- The Washington Times - Tuesday, August 17, 2004

Bubbles and smoke

Let’s head out West, to the Colorado Rockies, where the air is fresh and the water is pure, to where Democratic state Attorney General Ken Salazar and Republican brew-master Pete Coors are battling it out for a U.S. Senate seat.

Albeit Mr. Coors, who recently outlasted former Rep. Bob Schaffer in the Republican primary, has — like much of the country — grown a bit weary of the ceaseless campaigning required by a candidate to serve on Capitol Hill.

Immediately after the primary, Mr. Coors embarked with Mr. Schaffer on a “unity” bus tour, at which time he acknowledged: “I’d rather be in a bathtub smoking cigars this morning.”

Democrats, of course, were quick to draw the water and light the match.

“Pete, after November, you’ll have all the time in the world to bathe and smoke cigars, my friend. All the time in the world,” says Anne Lewis of the Democratic Senatorial Campaign Committee.

Mr. Salazar, she boasts, has been a strong advocate for rural residents on land, water and agricultural issues, not to mention a respected attorney general with significant support from the law-enforcement community.

“Pete Coors, on the other hand, still remains a mystery politically,” she says. “The most significant thing he said in the primary was that he wants to reduce the drinking age from 21 to 18 … which would allow Coors Inc. to sell more beer.”

Truth be told, Mr. Coors has taken strong stands on several fronts: opposing abortion and homosexual “marriage,” desiring to create a cleaner environment and building a stronger national defense, the latter his most pressing position.

“You can count me as a vote to back our troops every time, to support them in word and deed,” he says. “The number one job of our federal government as outlined in the Constitution is protecting our homeland and keeping us safe from enemies. Today, our nation confronts enemies like we have never seen.”

As for being a mystery candidate, Mr. Coors offers: “In a Senate dominated by lawyers and professional politicians, I believe there is room for at least one new senator with real world experiences, bringing … new leadership to a Congress too often dominated by stale ideas and political gridlock.”

Uncivil war

The incivility of political discourse in American politics has reached unprecedented heights — or depths, according to the Global Language Monitor’s August PQ (political-sensitivity quotient) Index.

Among the most repeated political words and phrases in the media this month: California Gov. Arnold Schwarzenegger’s “girlie men” comment, Vice President Dick Cheney cursing on the Senate floor, President Bush and Democratic nominee Sen. John Kerry being characterized as “liars,” and Teresa Heinz Kerry’s rude directive to a reporter.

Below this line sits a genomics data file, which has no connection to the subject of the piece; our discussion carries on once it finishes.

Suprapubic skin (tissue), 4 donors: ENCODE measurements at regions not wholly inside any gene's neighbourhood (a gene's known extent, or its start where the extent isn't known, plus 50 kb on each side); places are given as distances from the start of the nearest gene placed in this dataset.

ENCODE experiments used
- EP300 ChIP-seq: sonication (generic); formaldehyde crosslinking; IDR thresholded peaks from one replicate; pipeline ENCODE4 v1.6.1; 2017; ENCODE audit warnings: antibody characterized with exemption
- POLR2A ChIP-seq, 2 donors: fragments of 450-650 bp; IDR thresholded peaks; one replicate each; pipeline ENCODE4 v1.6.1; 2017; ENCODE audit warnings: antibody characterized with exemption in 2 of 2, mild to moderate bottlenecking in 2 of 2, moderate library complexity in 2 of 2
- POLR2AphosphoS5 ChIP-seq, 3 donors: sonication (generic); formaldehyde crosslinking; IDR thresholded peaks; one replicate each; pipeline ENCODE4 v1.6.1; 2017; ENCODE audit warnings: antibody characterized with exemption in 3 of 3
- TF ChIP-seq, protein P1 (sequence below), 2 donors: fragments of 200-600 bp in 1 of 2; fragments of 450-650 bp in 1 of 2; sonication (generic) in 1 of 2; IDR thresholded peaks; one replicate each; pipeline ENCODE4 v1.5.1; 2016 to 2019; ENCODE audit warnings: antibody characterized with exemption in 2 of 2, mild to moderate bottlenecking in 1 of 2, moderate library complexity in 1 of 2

The New York Times’ categorization, in an editorial, of Mr. Bush’s verbal gaffe during a recent bill signing ceremony as a “Freudian slip” follows close behind. Stated the president: “Our enemies are innovative and resourceful, and so are we. They never stop thinking about new ways to harm our country and our people, and neither do we.”

“Not since the Civil War era, when President Lincoln was frequently depicted by adversaries as a gangly, gaping baboon, has the discourse sunken to such a profane level,” says Monitor president Paul J.J. Payack.

“Such is the decline in political discourse that future historians might actually wonder if the battle being fought was between the ‘blue states’ and the ‘red states’ rather than between the forces of terrorism and the West.”

Public diplomacy

As the United States wages its war on terrorism, Uncle Sam has started a worldwide public-relations campaign touting America and its positive values — directed at Muslims.

U.S. embassies are distributing State Department-produced books, brochures, press kits and even posters in local languages to foreign audiences, combining eye-catching designs and text on everything from popular sports, such as basketball, to contemporary American literature and “Muslim Life in America.”

The latter, portraying the freedom and opportunity enjoyed by Muslim Americans, has 350,000 copies in print in 20 languages. In Tanzania, for example, the National Muslim Council agreed to distribute 25,000 copies to Islamic schools, while more than 4,000 schools and mosques in Thailand have received copies.

John McCaslin, whose column is nationally syndicated, can be reached at 202/636-3284 or [email protected]


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